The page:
Nordic walking - the fitness craze that’s set to take over the Lake District

Nordic walkier, Edwina Collinson and her standard poodle, Taksi, on the hills above the Keer Valley

Nordic walkier, Edwina Collinson and her standard poodle, Taksi, on the hills above the Keer Valley - Credit: Archant

One woman’s long march back to good health is described by Sarah Briggs

Nordic walkier, Edwina Collinson and her standard poodle, Taksi, on the hills above the Keer Valley

Nordic walkier, Edwina Collinson and her standard poodle, Taksi, on the hills above the Keer Valley - Credit: Archant

There was a time when Edwina Rickards Collinson could hardly be described as a picture of good health. She suffered terrible asthma attacks and in later life she put on five stone and needed hip replacement operations. Today, she is a new woman, full of positivity and vigour thanks to Nordic walking.

Edwina, who lives in Capernwray near Carnforth, moved to London when she was 18 and started a career in catering, eventually working as the chef in charge of five dining rooms at a firm of booming merchant bankers.

‘I loved my job,’ Edwina says. ‘It was a very special time.’ But she developed a lifestyle which involved little exercise and she had to be whisked into hospital several times, once on a sledge in snow-bound Scotland, due to asthma attacks.

She moved to Lancashire to be with her new husband and stopped working. That led to her doing even less exercise but her passion for cooking and good food was undiminished and she put on five stone.

Little did she realise the impact it was having on her body until her hips started aching in her mid-30s. It transpired she had had a rare reaction to all the steroids she had taken to combat asthma.

Aged just 40, her ‘Millenium project’, as she calls it, was a new hip joint. It could have become an excuse to do even less activity - she was overweight, recovering from surgery and nervous about putting any physical strain on her body. Just as she was wondering what to do about it when she saw a notice for Nordic walking sessions which were starting on Morecambe Prom.

Salvation came in the form local fitness guru Sally Wilkinson, who says: ‘I will always remember Edwina turning up in what looked like a pair of floral pyjama bottoms, smiling and looking so eager to please. We still laugh that by the end of the session I wondered whether I might need to call an ambulance, she pushed herself so hard. I have never witnessed anyone turn so pink and who huffed and puffed so much.

‘I knew instantly that she was ready to change and Nordic walking was going to be her way of doing it. Her progress was rapid - she came to all my walks, three or four a week. I couldn’t get rid of her! She always radiated a positive attitude but initially she had very little confidence in herself or her fitness levels. I could see as her body shape began to change and how much more self-assured she was becoming. Now she has inspired many of my other walkers.’

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In fact, soon after discovering Nordic Walking six years ago she became an accredited leader and is now about to train as an instructor.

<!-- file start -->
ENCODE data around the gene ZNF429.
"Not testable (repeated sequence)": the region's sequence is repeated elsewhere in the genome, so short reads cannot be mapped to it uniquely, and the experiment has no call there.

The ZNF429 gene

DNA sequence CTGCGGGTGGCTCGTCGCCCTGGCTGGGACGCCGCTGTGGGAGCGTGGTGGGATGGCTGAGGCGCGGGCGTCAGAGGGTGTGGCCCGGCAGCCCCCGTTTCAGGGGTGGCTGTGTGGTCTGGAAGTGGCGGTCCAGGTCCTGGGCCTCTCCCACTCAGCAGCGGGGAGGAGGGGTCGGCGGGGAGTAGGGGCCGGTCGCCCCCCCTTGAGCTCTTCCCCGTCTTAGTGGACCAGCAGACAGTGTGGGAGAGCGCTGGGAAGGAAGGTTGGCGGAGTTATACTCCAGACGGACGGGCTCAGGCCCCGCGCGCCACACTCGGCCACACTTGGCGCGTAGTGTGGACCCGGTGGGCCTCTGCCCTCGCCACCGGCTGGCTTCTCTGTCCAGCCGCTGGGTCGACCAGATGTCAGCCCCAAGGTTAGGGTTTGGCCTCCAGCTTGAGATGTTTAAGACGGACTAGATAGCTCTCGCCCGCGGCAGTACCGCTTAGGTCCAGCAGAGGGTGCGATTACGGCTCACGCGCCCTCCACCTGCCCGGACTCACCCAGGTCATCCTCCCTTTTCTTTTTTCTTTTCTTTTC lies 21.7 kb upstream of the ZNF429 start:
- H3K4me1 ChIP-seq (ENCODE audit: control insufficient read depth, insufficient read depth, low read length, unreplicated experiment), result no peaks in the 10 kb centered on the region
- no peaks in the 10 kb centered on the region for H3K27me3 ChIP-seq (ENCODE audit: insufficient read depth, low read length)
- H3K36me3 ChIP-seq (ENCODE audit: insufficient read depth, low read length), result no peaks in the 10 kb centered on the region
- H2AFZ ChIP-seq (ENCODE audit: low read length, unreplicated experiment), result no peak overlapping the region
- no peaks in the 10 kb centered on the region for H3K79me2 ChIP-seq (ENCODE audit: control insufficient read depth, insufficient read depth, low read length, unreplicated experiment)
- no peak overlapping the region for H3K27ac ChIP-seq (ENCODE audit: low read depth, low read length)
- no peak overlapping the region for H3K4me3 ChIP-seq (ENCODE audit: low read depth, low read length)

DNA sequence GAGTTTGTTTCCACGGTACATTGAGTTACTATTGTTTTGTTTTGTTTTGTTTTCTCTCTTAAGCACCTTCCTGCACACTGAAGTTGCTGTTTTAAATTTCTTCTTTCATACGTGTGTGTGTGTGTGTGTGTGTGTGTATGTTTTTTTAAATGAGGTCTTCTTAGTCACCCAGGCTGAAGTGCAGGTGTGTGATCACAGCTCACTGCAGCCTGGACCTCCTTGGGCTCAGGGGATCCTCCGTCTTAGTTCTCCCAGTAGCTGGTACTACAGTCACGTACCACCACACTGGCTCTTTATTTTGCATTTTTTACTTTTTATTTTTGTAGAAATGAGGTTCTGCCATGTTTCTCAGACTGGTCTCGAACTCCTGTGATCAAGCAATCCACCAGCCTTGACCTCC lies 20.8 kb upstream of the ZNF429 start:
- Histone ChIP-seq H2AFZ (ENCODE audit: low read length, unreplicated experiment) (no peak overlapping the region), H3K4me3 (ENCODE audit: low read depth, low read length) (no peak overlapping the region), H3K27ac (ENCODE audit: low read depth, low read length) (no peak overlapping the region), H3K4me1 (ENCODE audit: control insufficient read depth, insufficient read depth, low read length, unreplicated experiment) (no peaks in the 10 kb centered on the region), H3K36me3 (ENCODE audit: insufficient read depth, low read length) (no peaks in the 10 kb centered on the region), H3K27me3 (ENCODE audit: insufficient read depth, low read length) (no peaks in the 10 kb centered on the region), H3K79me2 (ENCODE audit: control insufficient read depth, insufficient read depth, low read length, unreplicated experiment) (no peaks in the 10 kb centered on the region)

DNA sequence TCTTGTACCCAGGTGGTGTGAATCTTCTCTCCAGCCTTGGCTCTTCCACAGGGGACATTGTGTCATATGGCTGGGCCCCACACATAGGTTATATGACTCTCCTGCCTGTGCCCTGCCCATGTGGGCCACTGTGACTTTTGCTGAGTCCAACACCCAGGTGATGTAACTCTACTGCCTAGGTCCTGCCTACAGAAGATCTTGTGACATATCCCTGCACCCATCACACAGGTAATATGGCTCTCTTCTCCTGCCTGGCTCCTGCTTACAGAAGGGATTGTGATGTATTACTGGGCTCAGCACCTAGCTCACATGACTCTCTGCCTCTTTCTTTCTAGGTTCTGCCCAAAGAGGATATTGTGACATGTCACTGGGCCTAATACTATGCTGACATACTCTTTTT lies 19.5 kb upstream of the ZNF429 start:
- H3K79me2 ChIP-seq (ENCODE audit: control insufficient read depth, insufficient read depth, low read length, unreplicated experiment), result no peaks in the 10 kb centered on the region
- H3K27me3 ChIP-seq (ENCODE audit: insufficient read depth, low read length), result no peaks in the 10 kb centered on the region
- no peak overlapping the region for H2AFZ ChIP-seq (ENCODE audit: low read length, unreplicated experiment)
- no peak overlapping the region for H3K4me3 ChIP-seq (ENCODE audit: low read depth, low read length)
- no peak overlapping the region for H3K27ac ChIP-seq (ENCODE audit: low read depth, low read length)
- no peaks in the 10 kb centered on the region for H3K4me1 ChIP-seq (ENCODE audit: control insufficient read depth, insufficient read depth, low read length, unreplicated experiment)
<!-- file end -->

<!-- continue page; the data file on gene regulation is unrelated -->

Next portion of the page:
Recovering from surgery following replacement of her second hip in 2011 took some time, but then Sally suggested Edwina did some of the popular Lakeland Trails series of races. These stunning races take place all around the Lake District from April to November and are among the few which permit Nordic walkers to race alongside runners.

In 2012 Edwina did three of the series and in 2014 she did five, finishing with the ‘Dirty Double’ weekend in November - the 15k Helvellyn race on Saturday and the 10k Ullswater trail race on Sunday. She’s proud that sometimes she finishes more quickly than some of the runners!

This year, a group of her fellow Nordic walkers will be entering, and someone else who will be joining Edwina on a trail race is Professor Tim Board, her orthopaedic surgeon.

When she had to have her first hip replacement renewed in 2012, he confiscated her Nordic poles for 8 weeks. As soon as possible she was back out walking her favourite routes, with a new hip which she says ‘will see me out.’

Sally says: ‘Her consultant was amazed at the difference in her bone density, muscle mass and fat loss - facts and figures which finally proved to Edwina that all her hard work and determination had paid off.’ Edwina also rarely uses her inhaler anymore, sometimes not even sure where it is. ‘It’s not a case of having grown out of it,’ she comments. ‘I’ve changed my lifestyle.’

Stick with it

So why is Nordic walking better for you than a straightforward stroll?

The use of poles means the upper body muscles are used as well as the legs and the poles help to propel the walker along – this means you work harder than usual yet the support given by the poles makes it feel easier.

A pair of Nordic poles will cost £60-£120 and you’ll need a pair of walking shoes, but little other initial outlay is required although some technique training sessions are needed.

Another key benefit is getting outdoors. Research published in 2010 by Havard Medical school highlighted the benefits - your vitamin D levels rise, you’ll be happier, your concentration will improve and you may heal faster. Edwina has experienced these benefits, but also loves getting out into the glorious northern countryside.

‘There’s nothing better than being on Home Park Fell on a summer’s evening, with glorious views as the sky reddens in the glow of sunset, feeling good about yourself - physical and mentally.’

For more information go to and for Lakeland Trails races